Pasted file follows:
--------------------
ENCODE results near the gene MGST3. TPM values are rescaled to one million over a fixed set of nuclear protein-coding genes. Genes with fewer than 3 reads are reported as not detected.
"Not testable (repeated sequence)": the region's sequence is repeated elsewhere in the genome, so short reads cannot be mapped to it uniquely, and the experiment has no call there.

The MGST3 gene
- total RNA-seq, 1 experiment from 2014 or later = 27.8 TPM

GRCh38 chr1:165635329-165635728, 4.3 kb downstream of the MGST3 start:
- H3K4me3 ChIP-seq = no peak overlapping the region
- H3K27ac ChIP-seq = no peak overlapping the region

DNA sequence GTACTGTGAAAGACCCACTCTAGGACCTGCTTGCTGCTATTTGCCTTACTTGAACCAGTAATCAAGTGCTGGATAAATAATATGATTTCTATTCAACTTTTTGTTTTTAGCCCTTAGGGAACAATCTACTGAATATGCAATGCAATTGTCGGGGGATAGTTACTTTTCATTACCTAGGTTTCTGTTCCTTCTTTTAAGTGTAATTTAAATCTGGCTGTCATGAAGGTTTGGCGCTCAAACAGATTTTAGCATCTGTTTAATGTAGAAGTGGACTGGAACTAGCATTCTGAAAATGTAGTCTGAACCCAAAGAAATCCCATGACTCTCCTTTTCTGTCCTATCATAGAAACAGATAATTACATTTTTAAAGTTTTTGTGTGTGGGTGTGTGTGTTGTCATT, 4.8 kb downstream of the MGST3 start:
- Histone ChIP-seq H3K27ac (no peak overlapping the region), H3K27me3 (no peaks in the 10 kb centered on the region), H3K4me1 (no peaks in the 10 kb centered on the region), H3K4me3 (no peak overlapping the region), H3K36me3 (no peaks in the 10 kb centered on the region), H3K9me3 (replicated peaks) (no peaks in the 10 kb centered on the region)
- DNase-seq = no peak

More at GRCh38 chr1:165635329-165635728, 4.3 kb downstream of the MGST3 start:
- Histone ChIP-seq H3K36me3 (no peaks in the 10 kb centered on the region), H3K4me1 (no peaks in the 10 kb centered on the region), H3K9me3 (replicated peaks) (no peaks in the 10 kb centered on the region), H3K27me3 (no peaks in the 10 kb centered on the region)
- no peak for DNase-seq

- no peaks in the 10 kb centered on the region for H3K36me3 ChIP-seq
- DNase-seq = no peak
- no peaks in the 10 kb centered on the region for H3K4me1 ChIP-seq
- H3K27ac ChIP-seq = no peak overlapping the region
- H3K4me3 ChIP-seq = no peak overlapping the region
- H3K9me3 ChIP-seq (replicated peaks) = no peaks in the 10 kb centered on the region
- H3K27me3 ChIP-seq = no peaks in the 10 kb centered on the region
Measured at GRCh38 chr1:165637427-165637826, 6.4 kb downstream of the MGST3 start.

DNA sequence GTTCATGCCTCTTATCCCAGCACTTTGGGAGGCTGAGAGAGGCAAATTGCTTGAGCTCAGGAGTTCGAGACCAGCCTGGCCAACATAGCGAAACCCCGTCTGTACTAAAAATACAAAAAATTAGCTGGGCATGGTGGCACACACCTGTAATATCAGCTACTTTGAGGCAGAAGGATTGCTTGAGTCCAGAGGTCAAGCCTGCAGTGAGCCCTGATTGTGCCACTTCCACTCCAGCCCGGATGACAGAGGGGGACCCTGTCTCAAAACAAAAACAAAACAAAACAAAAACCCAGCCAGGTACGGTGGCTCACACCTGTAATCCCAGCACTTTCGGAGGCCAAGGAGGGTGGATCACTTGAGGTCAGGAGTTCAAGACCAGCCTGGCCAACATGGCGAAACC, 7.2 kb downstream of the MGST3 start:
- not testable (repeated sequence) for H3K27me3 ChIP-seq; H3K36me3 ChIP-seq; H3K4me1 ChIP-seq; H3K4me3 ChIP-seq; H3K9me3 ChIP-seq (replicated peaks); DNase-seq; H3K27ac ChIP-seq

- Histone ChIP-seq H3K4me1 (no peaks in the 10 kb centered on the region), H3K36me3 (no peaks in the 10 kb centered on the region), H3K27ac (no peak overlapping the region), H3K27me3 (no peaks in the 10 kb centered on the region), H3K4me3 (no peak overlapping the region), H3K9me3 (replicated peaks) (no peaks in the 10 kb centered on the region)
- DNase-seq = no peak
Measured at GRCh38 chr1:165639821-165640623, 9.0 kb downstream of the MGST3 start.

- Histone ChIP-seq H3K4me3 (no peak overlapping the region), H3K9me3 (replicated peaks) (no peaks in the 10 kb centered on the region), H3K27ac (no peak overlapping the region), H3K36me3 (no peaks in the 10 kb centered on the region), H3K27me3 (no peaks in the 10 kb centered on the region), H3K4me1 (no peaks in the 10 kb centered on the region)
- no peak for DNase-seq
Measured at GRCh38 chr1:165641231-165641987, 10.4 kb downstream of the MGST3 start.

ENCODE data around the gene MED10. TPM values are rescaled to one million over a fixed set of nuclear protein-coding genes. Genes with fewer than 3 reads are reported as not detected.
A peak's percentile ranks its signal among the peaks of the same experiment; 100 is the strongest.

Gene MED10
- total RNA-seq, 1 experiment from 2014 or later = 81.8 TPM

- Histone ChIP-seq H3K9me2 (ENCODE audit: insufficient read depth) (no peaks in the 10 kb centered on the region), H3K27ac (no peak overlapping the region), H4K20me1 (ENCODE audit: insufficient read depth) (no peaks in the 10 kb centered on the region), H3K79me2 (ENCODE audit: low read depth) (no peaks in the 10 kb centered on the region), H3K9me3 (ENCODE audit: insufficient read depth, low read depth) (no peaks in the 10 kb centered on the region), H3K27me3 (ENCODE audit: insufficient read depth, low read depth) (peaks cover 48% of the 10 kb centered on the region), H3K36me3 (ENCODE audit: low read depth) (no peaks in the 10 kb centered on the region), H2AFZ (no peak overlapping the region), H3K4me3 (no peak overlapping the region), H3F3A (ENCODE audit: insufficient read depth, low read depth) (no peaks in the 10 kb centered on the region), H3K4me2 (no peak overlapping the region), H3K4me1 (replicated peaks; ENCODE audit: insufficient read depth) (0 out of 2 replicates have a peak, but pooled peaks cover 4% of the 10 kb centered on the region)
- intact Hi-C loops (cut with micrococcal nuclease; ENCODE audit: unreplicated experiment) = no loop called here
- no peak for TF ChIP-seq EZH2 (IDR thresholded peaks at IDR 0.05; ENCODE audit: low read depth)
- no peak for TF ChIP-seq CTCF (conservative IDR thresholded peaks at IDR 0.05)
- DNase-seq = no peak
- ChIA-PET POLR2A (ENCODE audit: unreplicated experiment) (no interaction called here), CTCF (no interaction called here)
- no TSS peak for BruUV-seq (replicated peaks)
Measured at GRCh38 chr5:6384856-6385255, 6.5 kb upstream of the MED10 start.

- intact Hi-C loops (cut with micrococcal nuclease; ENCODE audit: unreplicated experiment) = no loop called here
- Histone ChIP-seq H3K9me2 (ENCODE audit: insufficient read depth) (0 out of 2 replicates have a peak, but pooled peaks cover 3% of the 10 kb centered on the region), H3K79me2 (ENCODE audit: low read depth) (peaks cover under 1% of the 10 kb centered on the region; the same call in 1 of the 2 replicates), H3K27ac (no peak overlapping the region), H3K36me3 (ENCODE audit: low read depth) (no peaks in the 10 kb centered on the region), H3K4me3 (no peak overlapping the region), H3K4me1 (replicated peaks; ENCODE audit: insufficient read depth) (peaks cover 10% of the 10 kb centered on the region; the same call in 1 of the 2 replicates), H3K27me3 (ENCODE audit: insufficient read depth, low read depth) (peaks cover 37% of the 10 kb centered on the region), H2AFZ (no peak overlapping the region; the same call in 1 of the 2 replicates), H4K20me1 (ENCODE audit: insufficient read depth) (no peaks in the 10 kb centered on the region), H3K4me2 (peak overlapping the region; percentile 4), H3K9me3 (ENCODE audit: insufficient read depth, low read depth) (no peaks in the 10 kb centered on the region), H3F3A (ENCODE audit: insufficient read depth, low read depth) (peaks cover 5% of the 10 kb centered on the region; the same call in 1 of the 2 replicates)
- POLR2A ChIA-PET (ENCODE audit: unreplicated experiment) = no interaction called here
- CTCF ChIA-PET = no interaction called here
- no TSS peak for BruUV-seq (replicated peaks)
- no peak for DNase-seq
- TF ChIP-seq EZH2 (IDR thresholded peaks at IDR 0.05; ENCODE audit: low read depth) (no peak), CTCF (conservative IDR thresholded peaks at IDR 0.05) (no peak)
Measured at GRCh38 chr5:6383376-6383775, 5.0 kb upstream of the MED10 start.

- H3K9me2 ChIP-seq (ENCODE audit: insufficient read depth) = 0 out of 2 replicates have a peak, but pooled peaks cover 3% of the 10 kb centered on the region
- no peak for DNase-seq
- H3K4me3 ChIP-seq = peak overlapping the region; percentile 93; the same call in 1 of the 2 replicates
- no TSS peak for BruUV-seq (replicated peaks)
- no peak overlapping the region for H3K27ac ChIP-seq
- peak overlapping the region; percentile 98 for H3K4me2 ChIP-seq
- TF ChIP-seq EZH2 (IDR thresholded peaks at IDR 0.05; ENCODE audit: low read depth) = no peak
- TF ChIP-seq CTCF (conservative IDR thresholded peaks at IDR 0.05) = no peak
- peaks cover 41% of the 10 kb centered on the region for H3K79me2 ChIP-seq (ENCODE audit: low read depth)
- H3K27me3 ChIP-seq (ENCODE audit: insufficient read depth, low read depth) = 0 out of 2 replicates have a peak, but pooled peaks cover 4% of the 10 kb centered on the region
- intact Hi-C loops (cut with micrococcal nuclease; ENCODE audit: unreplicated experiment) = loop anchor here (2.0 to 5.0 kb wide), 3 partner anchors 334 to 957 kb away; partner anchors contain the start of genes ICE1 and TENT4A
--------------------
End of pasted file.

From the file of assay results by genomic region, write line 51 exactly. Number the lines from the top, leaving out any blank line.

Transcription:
- no peak for DNase-seq